My students in my upper-level class just submitted their research paper proposals. This class has been a pleasure for me this semester, but it's also been... unusual. First of all, the class is entirely made up of women. What's odd about this is that the class is not designed as a women's studies class or even as a class focused on gender/sexuality in any overt way. The syllabus is equally balanced between male and female authors, and in fact much of the material of the course is often considered "misogynistic" in feminist critical circles. And yet, here I am with this group. The group itself is very comfortable and participation is almost universal. (This is the other unusual thing.) This is pretty awesome, I've got to say. Also, the level of discourse in the course is great. While I can attribute some of this to me, I think a lot of it just has to do with that ephemeral thing of "class dynamic" that one can't control. I've only had one of these students in a course before, so it's not at all that they're just used to me.
The thing that's weird/interesting to me about their paper proposals is that so many of them have chosen to write on one particular text in the course. On the one hand, we might ascribe this to proximity - it just so happens to be the most recent text we've read. But on the other hand, I wonder: is there something about this text that is in some way more compelling than the others? Or is it that this text is particularly compelling to me and that this is in some way compelling my students?
(To give some background, this is the very same text that I chose to write about in a very similar course when I was an undergraduate. It is probably what I'd say is my most favorite novel ever, if I would ever admit to having such a thing, which I wouldn't, as I'm an English professor and I refuse to admit to such pedestrian things as having One True Favorite Novel.)
But here's the thing: this is probably the most difficult of all the texts in the course on which to write a research paper. There just isn't as much critical material on this particular text, and this is going to cause the students problem, particularly when it comes to book sources. Now, they are all pretty close with one another, and I know they will share books. But still - the course that they are setting for themselves will not (probably) run smoothe. I don't want to discourage their interest, but I know there would be topics that could be easier. I don't know. I suppose I'll just respond honestly and see what they choose to do.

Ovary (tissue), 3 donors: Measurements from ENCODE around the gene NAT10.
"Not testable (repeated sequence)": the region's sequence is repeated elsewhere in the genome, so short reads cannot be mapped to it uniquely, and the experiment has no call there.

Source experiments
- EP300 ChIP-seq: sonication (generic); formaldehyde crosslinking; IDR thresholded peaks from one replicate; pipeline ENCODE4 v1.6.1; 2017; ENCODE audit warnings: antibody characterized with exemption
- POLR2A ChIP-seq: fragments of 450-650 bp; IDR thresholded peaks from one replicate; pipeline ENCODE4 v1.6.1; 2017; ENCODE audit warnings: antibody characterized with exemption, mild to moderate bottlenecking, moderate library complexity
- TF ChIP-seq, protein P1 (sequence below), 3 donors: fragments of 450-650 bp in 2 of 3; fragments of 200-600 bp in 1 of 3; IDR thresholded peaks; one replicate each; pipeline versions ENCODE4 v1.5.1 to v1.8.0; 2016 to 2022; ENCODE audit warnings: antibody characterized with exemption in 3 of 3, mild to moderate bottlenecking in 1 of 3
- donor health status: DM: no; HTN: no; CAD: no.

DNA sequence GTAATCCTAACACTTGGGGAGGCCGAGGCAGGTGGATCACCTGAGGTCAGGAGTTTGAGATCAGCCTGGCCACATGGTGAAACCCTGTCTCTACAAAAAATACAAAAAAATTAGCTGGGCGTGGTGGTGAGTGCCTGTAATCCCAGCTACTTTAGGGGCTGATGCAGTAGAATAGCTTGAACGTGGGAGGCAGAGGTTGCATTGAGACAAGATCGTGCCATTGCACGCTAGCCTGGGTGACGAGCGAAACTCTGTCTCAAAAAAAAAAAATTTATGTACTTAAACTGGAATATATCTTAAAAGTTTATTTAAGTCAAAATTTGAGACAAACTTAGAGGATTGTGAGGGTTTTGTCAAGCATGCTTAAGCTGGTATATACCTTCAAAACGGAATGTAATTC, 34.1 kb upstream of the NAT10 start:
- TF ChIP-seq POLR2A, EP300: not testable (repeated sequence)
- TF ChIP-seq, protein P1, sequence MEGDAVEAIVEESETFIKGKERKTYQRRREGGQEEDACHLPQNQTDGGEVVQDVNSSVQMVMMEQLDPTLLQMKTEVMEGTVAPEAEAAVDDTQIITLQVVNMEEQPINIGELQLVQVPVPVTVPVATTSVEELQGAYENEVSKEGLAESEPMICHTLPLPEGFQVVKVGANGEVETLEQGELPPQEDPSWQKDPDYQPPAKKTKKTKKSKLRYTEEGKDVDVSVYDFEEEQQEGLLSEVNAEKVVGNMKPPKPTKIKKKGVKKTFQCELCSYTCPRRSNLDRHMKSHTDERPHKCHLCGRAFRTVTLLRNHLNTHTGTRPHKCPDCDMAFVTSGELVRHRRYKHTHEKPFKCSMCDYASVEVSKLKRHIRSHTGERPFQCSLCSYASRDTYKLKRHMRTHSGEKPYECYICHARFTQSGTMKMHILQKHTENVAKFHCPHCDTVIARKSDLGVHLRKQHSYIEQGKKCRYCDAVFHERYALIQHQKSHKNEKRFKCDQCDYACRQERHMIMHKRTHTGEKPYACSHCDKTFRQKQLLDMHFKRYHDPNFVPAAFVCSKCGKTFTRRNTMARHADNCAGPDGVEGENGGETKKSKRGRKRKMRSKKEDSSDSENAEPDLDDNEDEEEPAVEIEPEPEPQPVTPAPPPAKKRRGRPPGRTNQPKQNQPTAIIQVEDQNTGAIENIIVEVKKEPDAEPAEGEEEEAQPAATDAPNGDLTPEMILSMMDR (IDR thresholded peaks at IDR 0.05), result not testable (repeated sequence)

Also related to this is that I have a student in this class whom I absolutely love but in whom I see characteristics that I myself have and that actually have worked to my detriment as a critic. The problem is this: this student is incredibly enthusiastic and passionate about the texts that she reads. Why is that a problem? Well, because often that passion and enthusiasm is contrary to the demands of literary criticism. How do I know? Because this is my exact problem as a critic. It's also my strength, but it's more of a problem than a strength, at least initially. Now, we can discuss the problematic nature of this - why is passion BAD? - but in my experience, I've had to work not to stifle my passion about texts but to channel it into something much more... tempered. That has been my success - that I've been able to do that and yet to retain my voice. Or at least I hope that's been what I've been able to do.
Now this student is awesome in class discussion. She always participates, and she has really bright things to say. And I really like her, which I suspect has been the case with her other instructors as well, as she's very likable. But I fear that if I don't push her that she will never move beyond being merely likeable and being merely a pleasure to have in class.
What worries me about all of this is that I am afraid I'm responding to her too much out of my own experience. I don't want to stifle her passion - I just want to teach her to master it so that she can go deeper than she would do naturally. No other instructors have forced her to do this - I suspect because she's so likeable. But what is gained by me doing this? What good does this do her? Am I doing this for her or am I doing this for the me that I was before graduate school? And if I'm doing it for the me that I was before graduate school, is that what this student needs?
One of the things that troubles me most about my identity as an academic is that my personality trumps my intellect - that I am where I am not because I am worthy of it intellectually but that I am where I am because I've charmed people into letting me into the club. I say this not to be arrogant - I fear it comes off that way - but because I know that I do have a strong personality and that this can sometimes get in the way of people seeing what I think. Or what I think doesn't come through in a clear and sophisticated way because my personalty somehow blocks that. This is a weakness in me, but is it a weakness in this student? I see it as that, but I'm not sure that I'm fair in perceiving it in that way.
I guess the thing I'm trying to navigate here is that chasm between my own experience and what is best for the student. It's hard to detach and to separate from my own experience. I don't think that I'm wrong in critiquing her in the way that I have been, but what if I'm wrong? I really don't want to stifle the passion that she feels initially for what she reads. I'm afraid of doing that because I think that passion is so important. It's just a difficult line to walk.
6 years ago